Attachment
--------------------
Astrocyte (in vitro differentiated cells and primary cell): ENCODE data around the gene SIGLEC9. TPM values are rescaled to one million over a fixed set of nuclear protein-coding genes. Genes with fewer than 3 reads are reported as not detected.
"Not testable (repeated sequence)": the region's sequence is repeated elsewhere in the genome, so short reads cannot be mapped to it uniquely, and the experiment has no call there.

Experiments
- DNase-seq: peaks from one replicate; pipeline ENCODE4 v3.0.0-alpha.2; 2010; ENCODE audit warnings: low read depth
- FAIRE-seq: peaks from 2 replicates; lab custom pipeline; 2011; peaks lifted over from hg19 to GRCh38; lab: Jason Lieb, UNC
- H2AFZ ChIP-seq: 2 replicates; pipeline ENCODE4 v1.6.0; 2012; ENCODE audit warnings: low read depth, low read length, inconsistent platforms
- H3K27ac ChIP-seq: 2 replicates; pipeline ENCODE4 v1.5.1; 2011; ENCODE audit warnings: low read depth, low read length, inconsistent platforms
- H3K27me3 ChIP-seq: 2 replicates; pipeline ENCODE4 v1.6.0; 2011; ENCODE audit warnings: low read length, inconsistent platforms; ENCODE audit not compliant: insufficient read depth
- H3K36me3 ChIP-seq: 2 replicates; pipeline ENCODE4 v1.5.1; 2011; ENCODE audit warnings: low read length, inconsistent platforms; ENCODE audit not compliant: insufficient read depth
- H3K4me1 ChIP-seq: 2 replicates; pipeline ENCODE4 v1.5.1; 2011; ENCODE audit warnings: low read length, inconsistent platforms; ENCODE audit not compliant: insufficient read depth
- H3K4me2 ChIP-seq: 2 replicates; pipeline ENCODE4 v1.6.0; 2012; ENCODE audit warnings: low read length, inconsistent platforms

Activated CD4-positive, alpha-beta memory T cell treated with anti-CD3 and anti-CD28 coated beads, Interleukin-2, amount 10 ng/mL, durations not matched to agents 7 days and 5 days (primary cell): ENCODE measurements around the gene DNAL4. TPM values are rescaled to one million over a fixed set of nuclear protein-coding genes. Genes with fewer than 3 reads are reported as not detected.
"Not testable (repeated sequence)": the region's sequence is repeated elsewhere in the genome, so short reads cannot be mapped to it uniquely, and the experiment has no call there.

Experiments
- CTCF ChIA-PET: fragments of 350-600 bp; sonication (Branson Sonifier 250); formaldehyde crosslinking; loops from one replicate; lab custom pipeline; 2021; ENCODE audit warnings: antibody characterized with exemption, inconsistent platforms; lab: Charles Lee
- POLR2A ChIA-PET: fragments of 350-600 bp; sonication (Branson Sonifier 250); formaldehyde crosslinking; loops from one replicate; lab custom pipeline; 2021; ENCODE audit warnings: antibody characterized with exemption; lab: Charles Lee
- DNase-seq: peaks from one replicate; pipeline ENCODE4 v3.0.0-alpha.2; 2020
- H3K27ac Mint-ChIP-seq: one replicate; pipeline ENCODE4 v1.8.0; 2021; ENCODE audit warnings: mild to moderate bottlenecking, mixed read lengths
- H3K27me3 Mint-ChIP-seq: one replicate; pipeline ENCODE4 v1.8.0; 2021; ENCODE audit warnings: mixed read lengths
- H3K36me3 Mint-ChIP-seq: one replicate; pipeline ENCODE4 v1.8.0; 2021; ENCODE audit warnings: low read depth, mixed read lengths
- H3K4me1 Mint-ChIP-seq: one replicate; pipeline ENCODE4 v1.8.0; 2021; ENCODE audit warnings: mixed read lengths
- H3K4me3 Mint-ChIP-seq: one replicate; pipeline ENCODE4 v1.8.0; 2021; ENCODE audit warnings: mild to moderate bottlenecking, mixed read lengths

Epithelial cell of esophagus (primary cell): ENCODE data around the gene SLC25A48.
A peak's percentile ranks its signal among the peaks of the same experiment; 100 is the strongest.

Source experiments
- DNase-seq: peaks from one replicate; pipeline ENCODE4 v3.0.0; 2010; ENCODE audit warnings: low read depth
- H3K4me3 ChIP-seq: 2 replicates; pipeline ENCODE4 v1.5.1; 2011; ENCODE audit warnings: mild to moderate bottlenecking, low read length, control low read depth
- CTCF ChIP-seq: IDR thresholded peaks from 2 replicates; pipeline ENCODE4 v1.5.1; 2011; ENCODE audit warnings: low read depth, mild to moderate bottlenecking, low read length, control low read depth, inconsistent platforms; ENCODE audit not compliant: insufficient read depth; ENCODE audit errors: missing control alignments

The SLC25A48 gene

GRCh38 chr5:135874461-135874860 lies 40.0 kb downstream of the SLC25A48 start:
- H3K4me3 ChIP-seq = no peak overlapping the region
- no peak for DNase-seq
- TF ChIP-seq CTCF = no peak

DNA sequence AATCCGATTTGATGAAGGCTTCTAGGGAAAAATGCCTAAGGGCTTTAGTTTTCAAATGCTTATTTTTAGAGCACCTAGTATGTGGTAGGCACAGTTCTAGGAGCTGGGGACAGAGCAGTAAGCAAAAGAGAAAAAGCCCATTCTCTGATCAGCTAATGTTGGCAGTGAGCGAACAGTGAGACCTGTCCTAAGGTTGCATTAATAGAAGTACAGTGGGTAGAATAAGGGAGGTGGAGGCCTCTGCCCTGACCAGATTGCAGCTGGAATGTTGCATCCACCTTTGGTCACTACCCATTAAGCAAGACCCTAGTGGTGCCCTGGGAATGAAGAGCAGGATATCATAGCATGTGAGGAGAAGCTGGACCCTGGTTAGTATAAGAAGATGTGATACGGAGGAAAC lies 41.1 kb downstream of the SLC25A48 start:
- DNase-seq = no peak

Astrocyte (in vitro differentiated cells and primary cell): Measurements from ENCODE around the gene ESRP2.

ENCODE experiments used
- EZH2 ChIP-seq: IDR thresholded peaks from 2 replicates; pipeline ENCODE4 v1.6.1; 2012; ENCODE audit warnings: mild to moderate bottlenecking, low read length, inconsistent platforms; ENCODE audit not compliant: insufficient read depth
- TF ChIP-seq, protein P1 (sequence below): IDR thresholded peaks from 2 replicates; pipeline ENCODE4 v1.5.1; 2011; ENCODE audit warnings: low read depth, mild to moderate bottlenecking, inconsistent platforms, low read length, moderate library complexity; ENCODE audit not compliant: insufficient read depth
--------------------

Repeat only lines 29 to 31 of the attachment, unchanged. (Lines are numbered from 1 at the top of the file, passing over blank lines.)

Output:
The SLC25A48 gene

GRCh38 chr5:135874461-135874860 lies 40.0 kb downstream of the SLC25A48 start:
- H3K4me3 ChIP-seq = no peak overlapping the region